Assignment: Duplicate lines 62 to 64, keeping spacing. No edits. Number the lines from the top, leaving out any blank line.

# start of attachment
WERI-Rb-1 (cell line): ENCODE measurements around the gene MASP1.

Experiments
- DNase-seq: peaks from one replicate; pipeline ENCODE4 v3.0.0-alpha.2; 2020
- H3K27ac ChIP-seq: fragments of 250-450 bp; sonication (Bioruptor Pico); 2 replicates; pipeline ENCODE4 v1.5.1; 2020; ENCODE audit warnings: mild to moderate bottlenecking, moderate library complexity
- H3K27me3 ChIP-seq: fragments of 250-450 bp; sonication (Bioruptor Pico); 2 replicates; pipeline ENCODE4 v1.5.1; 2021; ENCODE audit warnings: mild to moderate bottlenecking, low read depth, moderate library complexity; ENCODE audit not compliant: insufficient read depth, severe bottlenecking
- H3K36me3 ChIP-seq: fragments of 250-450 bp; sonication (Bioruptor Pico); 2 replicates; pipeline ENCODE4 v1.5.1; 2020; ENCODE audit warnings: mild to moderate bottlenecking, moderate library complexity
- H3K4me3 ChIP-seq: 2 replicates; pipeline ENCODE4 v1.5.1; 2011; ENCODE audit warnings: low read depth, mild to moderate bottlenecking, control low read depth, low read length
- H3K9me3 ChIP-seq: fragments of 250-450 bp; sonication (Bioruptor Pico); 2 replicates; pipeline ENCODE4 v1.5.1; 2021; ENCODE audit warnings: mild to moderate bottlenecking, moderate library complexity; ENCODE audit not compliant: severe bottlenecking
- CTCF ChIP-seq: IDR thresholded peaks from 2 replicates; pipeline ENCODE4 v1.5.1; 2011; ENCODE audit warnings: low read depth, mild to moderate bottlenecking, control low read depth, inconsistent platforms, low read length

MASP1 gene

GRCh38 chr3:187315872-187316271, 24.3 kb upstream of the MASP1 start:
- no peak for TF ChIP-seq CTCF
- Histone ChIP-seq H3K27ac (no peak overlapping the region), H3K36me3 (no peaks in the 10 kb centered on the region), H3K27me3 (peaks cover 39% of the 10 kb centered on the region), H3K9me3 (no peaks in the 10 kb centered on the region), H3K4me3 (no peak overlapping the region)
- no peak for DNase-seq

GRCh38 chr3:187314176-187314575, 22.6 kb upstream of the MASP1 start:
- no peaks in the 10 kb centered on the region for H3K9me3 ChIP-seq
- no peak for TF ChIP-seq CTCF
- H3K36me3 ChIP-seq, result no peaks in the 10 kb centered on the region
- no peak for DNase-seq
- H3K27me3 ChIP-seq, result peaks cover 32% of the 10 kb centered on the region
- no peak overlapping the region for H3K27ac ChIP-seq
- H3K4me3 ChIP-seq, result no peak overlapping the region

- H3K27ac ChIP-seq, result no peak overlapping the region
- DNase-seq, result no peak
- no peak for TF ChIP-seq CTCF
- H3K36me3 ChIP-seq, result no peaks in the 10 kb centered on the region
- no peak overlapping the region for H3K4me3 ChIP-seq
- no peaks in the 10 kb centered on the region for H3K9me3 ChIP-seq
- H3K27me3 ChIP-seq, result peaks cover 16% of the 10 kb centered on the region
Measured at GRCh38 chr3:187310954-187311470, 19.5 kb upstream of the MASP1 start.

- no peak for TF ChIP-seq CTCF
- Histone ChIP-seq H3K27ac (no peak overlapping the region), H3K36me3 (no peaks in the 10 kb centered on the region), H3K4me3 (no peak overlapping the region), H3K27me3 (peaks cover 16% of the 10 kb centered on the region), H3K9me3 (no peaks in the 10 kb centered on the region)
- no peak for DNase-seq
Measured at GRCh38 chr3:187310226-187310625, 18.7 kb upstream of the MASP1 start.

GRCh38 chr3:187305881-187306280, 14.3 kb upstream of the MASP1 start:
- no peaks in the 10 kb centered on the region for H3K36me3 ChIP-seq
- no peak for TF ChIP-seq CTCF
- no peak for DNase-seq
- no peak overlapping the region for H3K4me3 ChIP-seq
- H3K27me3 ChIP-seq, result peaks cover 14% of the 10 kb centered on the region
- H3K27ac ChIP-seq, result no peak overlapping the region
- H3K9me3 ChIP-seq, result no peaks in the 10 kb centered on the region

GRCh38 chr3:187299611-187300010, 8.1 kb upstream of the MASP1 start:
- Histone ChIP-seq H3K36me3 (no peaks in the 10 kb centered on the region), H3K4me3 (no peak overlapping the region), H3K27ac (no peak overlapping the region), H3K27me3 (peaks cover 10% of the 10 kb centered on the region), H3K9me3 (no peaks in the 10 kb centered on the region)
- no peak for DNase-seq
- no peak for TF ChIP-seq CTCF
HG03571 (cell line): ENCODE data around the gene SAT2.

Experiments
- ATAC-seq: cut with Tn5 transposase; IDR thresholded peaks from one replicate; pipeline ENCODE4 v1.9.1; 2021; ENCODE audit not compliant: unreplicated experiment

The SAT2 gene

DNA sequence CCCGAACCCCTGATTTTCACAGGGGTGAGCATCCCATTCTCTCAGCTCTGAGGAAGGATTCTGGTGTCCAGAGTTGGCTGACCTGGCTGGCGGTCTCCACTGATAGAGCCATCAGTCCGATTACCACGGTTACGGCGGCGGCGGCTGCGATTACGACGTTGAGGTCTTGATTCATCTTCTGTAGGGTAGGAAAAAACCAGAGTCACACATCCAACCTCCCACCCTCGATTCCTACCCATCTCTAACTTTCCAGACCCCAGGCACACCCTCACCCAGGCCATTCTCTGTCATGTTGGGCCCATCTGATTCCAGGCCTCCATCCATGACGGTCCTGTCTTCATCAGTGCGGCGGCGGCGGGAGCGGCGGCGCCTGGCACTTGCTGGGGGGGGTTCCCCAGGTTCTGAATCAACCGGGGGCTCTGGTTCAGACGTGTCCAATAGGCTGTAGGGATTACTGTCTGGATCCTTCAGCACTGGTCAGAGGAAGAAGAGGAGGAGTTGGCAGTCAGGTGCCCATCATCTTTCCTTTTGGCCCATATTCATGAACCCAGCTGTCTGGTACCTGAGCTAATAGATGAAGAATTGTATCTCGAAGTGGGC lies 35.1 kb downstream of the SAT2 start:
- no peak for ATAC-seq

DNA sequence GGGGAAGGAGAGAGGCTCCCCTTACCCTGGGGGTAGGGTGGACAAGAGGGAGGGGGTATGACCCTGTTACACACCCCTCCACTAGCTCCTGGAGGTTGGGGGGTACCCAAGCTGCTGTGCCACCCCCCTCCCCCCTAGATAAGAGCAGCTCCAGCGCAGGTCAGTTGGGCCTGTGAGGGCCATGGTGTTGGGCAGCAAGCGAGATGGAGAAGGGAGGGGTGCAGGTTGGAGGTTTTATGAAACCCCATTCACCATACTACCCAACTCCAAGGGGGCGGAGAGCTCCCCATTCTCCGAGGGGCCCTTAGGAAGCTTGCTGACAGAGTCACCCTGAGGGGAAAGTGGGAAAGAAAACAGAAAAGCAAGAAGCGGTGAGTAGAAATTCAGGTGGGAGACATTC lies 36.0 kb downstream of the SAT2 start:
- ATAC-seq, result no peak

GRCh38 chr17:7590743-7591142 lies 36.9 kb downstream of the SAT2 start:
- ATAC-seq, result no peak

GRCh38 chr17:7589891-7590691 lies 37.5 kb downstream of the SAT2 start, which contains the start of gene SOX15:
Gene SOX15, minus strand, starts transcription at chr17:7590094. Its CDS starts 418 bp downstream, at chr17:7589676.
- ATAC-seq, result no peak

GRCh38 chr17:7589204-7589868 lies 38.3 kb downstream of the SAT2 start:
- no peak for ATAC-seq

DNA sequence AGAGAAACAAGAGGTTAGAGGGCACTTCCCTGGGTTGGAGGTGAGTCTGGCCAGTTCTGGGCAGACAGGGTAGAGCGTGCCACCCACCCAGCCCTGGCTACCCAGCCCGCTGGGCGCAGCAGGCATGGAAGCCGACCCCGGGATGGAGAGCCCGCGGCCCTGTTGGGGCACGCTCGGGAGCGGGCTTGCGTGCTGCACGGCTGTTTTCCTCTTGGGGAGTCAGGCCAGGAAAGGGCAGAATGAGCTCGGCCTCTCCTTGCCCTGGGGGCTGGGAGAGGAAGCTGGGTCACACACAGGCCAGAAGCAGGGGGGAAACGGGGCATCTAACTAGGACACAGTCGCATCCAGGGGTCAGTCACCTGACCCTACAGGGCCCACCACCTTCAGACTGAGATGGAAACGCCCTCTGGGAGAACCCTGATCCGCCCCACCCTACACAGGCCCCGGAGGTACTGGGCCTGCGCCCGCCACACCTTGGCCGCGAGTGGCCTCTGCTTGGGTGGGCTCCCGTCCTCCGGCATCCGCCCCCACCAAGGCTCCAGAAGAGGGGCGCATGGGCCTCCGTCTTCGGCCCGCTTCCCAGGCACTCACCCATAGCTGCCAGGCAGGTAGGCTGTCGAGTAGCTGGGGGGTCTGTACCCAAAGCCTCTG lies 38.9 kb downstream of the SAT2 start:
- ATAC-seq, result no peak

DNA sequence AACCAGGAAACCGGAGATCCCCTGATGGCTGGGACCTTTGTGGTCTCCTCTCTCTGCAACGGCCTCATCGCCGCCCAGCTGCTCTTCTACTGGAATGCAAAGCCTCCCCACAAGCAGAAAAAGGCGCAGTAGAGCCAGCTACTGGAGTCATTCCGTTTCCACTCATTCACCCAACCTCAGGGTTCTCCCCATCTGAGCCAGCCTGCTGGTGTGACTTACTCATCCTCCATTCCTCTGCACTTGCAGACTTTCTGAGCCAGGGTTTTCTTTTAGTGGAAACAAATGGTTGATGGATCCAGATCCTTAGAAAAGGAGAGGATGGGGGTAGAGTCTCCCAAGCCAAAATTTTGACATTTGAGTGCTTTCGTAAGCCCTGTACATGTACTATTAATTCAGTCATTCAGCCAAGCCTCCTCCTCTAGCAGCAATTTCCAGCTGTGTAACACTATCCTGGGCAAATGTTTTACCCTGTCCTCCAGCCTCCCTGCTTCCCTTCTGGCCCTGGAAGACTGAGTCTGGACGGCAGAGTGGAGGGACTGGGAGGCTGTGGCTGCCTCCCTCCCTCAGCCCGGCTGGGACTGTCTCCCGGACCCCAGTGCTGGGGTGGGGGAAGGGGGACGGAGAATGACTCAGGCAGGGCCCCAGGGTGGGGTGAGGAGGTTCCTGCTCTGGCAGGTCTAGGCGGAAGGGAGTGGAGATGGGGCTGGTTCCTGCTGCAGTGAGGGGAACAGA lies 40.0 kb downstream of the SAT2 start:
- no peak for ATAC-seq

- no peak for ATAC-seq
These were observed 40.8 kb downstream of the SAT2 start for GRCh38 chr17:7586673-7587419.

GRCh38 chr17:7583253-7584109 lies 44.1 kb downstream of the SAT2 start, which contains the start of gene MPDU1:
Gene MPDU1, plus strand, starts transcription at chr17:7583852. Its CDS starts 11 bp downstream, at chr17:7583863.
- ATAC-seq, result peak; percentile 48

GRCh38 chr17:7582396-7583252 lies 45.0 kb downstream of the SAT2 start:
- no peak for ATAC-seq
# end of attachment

DNA sequence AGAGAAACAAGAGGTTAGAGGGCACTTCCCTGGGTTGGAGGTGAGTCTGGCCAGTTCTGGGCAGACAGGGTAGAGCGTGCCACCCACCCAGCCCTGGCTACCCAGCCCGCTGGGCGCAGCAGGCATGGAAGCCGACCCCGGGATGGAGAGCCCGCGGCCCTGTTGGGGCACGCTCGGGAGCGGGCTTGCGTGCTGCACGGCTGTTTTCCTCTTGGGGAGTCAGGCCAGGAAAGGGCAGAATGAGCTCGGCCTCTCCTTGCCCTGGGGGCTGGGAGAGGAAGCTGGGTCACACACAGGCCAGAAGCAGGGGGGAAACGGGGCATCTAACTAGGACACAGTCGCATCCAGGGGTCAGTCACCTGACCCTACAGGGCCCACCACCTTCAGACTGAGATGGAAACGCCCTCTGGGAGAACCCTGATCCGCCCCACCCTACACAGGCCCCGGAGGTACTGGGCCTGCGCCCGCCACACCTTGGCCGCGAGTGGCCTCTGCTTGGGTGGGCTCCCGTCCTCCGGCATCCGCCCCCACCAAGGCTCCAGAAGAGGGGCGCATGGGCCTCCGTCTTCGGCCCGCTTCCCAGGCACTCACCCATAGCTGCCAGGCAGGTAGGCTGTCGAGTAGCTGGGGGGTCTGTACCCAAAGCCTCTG lies 38.9 kb downstream of the SAT2 start:
- ATAC-seq, result no peak

DNA sequence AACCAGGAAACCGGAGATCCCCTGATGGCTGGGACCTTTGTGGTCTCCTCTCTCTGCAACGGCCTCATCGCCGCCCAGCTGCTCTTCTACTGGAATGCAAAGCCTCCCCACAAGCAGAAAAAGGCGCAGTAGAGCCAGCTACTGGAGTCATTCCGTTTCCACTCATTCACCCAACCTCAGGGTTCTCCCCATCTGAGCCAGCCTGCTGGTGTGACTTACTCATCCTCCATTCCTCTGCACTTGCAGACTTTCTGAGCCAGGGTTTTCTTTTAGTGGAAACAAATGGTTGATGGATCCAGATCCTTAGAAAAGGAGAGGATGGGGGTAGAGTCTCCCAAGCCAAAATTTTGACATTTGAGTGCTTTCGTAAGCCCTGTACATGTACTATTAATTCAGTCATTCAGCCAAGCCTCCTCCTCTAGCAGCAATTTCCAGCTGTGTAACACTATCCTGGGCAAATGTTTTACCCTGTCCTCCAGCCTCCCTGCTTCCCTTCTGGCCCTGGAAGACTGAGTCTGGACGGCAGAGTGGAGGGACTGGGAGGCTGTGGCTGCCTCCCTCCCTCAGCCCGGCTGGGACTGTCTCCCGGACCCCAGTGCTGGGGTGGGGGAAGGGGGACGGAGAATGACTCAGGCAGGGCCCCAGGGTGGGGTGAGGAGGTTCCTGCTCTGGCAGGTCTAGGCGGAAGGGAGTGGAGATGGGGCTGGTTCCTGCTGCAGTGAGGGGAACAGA lies 40.0 kb downstream of the SAT2 start: